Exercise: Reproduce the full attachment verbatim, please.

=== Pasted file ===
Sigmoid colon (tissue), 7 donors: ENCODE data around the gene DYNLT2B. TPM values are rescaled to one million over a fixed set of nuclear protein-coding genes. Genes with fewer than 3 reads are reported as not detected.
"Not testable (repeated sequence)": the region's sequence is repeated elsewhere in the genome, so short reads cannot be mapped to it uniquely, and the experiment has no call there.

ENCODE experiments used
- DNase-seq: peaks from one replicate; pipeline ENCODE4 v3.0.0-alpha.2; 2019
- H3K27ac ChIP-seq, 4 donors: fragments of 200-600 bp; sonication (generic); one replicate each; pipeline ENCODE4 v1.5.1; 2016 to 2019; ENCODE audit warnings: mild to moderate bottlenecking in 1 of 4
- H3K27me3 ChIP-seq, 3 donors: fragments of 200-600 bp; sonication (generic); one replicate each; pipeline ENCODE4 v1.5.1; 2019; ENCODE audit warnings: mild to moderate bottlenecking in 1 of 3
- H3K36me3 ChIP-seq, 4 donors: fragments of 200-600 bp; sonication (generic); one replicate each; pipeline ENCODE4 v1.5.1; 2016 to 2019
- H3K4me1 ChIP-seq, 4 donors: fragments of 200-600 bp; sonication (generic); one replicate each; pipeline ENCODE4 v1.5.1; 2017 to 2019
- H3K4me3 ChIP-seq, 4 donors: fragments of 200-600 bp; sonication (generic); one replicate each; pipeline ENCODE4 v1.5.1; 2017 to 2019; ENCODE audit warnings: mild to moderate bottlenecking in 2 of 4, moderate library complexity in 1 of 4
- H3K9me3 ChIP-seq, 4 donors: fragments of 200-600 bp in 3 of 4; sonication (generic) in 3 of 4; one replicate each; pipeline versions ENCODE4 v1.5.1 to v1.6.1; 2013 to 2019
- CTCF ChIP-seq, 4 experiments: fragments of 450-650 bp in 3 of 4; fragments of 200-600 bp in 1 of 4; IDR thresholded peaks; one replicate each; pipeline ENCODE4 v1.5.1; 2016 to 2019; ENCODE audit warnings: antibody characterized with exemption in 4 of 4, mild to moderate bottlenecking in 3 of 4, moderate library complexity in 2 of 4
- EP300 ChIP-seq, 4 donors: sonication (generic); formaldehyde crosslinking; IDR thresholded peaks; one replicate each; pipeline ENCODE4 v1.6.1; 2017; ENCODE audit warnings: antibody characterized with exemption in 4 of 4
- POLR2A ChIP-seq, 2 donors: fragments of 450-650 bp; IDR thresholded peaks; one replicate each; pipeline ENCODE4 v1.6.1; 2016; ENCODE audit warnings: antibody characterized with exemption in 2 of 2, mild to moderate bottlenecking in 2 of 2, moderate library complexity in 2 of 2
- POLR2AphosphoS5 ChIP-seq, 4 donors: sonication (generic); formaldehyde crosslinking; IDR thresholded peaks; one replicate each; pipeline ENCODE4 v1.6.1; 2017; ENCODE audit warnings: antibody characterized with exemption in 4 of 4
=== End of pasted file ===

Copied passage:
Sigmoid colon (tissue), 7 donors: ENCODE data around the gene DYNLT2B. TPM values are rescaled to one million over a fixed set of nuclear protein-coding genes. Genes with fewer than 3 reads are reported as not detected.
"Not testable (repeated sequence)": the region's sequence is repeated elsewhere in the genome, so short reads cannot be mapped to it uniquely, and the experiment has no call there.

ENCODE experiments used
- DNase-seq: peaks from one replicate; pipeline ENCODE4 v3.0.0-alpha.2; 2019
- H3K27ac ChIP-seq, 4 donors: fragments of 200-600 bp; sonication (generic); one replicate each; pipeline ENCODE4 v1.5.1; 2016 to 2019; ENCODE audit warnings: mild to moderate bottlenecking in 1 of 4
- H3K27me3 ChIP-seq, 3 donors: fragments of 200-600 bp; sonication (generic); one replicate each; pipeline ENCODE4 v1.5.1; 2019; ENCODE audit warnings: mild to moderate bottlenecking in 1 of 3
- H3K36me3 ChIP-seq, 4 donors: fragments of 200-600 bp; sonication (generic); one replicate each; pipeline ENCODE4 v1.5.1; 2016 to 2019
- H3K4me1 ChIP-seq, 4 donors: fragments of 200-600 bp; sonication (generic); one replicate each; pipeline ENCODE4 v1.5.1; 2017 to 2019
- H3K4me3 ChIP-seq, 4 donors: fragments of 200-600 bp; sonication (generic); one replicate each; pipeline ENCODE4 v1.5.1; 2017 to 2019; ENCODE audit warnings: mild to moderate bottlenecking in 2 of 4, moderate library complexity in 1 of 4
- H3K9me3 ChIP-seq, 4 donors: fragments of 200-600 bp in 3 of 4; sonication (generic) in 3 of 4; one replicate each; pipeline versions ENCODE4 v1.5.1 to v1.6.1; 2013 to 2019
- CTCF ChIP-seq, 4 experiments: fragments of 450-650 bp in 3 of 4; fragments of 200-600 bp in 1 of 4; IDR thresholded peaks; one replicate each; pipeline ENCODE4 v1.5.1; 2016 to 2019; ENCODE audit warnings: antibody characterized with exemption in 4 of 4, mild to moderate bottlenecking in 3 of 4, moderate library complexity in 2 of 4
- EP300 ChIP-seq, 4 donors: sonication (generic); formaldehyde crosslinking; IDR thresholded peaks; one replicate each; pipeline ENCODE4 v1.6.1; 2017; ENCODE audit warnings: antibody characterized with exemption in 4 of 4
- POLR2A ChIP-seq, 2 donors: fragments of 450-650 bp; IDR thresholded peaks; one replicate each; pipeline ENCODE4 v1.6.1; 2016; ENCODE audit warnings: antibody characterized with exemption in 2 of 2, mild to moderate bottlenecking in 2 of 2, moderate library complexity in 2 of 2
- POLR2AphosphoS5 ChIP-seq, 4 donors: sonication (generic); formaldehyde crosslinking; IDR thresholded peaks; one replicate each; pipeline ENCODE4 v1.6.1; 2017; ENCODE audit warnings: antibody characterized with exemption in 4 of 4